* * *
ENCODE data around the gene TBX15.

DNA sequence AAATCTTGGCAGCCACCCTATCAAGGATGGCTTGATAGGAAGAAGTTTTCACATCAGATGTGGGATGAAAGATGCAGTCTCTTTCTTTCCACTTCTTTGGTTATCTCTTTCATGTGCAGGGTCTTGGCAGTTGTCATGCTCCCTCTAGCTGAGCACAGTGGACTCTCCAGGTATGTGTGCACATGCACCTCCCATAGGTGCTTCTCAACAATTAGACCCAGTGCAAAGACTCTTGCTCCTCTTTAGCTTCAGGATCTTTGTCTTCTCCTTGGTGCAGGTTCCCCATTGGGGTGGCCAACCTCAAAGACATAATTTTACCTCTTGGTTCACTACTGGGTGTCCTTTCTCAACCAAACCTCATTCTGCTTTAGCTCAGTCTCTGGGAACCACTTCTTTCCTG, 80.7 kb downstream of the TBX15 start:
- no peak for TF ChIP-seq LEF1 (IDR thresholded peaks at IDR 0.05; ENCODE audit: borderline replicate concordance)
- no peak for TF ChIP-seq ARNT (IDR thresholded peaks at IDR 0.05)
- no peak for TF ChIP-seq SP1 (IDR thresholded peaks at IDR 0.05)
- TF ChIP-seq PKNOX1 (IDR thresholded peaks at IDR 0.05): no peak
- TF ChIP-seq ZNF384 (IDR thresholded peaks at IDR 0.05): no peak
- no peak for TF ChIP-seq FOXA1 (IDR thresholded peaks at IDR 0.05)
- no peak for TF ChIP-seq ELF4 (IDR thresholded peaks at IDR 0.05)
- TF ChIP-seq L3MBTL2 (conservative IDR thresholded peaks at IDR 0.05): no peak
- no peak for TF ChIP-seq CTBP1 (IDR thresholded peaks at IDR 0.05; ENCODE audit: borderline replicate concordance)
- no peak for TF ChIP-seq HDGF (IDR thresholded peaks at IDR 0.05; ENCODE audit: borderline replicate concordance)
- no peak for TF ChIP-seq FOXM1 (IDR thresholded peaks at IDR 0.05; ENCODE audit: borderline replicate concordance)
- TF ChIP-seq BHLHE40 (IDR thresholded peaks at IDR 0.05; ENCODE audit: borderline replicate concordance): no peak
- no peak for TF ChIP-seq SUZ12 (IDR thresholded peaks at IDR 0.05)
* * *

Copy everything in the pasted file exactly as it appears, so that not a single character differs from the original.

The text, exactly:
ENCODE data around the gene TBX15.

DNA sequence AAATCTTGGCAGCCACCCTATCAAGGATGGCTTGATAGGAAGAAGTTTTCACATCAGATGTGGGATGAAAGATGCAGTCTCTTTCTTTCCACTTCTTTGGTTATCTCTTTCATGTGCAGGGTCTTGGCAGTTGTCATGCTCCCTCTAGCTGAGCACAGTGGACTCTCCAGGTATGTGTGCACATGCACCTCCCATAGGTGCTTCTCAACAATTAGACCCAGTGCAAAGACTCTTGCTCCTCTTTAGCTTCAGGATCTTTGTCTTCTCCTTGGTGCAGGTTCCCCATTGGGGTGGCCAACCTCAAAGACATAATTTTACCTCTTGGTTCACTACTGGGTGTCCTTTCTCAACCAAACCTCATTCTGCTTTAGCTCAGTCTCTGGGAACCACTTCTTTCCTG, 80.7 kb downstream of the TBX15 start:
- no peak for TF ChIP-seq LEF1 (IDR thresholded peaks at IDR 0.05; ENCODE audit: borderline replicate concordance)
- no peak for TF ChIP-seq ARNT (IDR thresholded peaks at IDR 0.05)
- no peak for TF ChIP-seq SP1 (IDR thresholded peaks at IDR 0.05)
- TF ChIP-seq PKNOX1 (IDR thresholded peaks at IDR 0.05): no peak
- TF ChIP-seq ZNF384 (IDR thresholded peaks at IDR 0.05): no peak
- no peak for TF ChIP-seq FOXA1 (IDR thresholded peaks at IDR 0.05)
- no peak for TF ChIP-seq ELF4 (IDR thresholded peaks at IDR 0.05)
- TF ChIP-seq L3MBTL2 (conservative IDR thresholded peaks at IDR 0.05): no peak
- no peak for TF ChIP-seq CTBP1 (IDR thresholded peaks at IDR 0.05; ENCODE audit: borderline replicate concordance)
- no peak for TF ChIP-seq HDGF (IDR thresholded peaks at IDR 0.05; ENCODE audit: borderline replicate concordance)
- no peak for TF ChIP-seq FOXM1 (IDR thresholded peaks at IDR 0.05; ENCODE audit: borderline replicate concordance)
- TF ChIP-seq BHLHE40 (IDR thresholded peaks at IDR 0.05; ENCODE audit: borderline replicate concordance): no peak
- no peak for TF ChIP-seq SUZ12 (IDR thresholded peaks at IDR 0.05)